The Philippines’ giant band of overseas workers, already regarded as national heroes for toiling in foreign lands, are coming to the rescue again as they dig deep to send more cash back to their typhoon-hit homeland.
With relief workers overwhelmed by the magnitude of this month’s disaster and unable to provide adequate support to the millions of survivors living in flattened towns, overseas Filipinos workers (OFWs) are proving a crucial, direct lifeline.
In the ruined city of Tacloban, farmer Teudolfo Barmisa queued up at a money transfer outlet on Tuesday and withdrew the equivalent of $600 sent by his daughter who works as a maid in Hong Kong.
“The money will go to buying food first, then other supplies to help us rebuild our home, like plywood and cement,” Barmisa told Agence France-Presse.
Barmisa was among hundreds of people withdrawing cash from financial outlets in Tacloban, many of which had just re-opened more than a fortnight after super typhoon Yolanda killed at least 5,240 people and destroyed or damaged one million homes.
The number of OFWs is roughly 10 percent of the population—with many of them working as domestic helpers, laborers, sailors or in other low-paid professions—and they often send much of their savings back home to relatives.
Last year, OFWs sent home $21.39 billion via bank transfers and other official channels, equivalent to nearly 10 percent of the Philippines’ gross domestic product. Even more money arrives unofficially.
And when a major disaster strikes in the Philippines, the amount of cash coming home spikes.
Remittances jumped an average of 13 percent to 14 percent over the nine months that followed the country’s previous 10 deadliest typhoons, Patrick Ella, a Manila-based economist at the Philippines’ Security Bank, said.
A 14-percent increase over three quarters would equate to about $2.3 billion, based on last year’s remittances.
“But Typhoon Yolanda was definitely an outlier, so the gains will probably be more than usual because of the extent of the damage and the well-publicized problems in the distribution of relief supplies,” he said.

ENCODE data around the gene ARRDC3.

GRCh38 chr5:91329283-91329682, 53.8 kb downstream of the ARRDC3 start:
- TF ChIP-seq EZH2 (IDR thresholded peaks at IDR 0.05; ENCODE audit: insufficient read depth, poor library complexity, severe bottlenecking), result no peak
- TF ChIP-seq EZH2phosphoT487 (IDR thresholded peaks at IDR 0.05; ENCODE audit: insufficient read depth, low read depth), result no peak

Yolanda was one of the strongest typhoons ever recorded and generated freak storm surges that swallowed up entire towns.
Barmisa, the farmer, said his family had managed to buy a vehicle, a small home and little shop on the outskirts of Tacloban using the money sent home by his daughter over the six years she had worked in Hong Kong.
All of that was destroyed in the storm surges.
“Hopefully, when she returns home we will have a house again,” he said, as he left the money transfer outlet with his daughter’s money.
Some overseas foreign workers have also left their jobs overseas to return home directly with money and emotional support.
Among them is Lourdes Distrajo, a 27-year-old single mother of two, who lost a son and 12 members of her extended family in the disaster.
She had only recently started working in Kuwait as a maid, and had hoped her $700-a-month salary would pay for her children’s schooling, renovations to her wooden home and sister’s medical bills.
Instead she had to quickly return to help with the family tragedy.
“My employer was kind enough to allow me to leave, packing supplies and giving me extra cash and a return ticket,” she said.
Distrajo said all the money she had brought home would be left with the family, barely enough to be able to buy some wood to help rebuild their home and stock up on some supplies.
Distrajo has yet to start dealing properly with the grief of losing her four-year-old son.
“I didn’t even see his body. He was buried in a mass grave along with many others . . .
I keep asking myself, was it worth it to work abroad? Maybe I could have saved my son,” she said.
But she has no choice but to return to Kuwait, so that she can once again start sending money back home.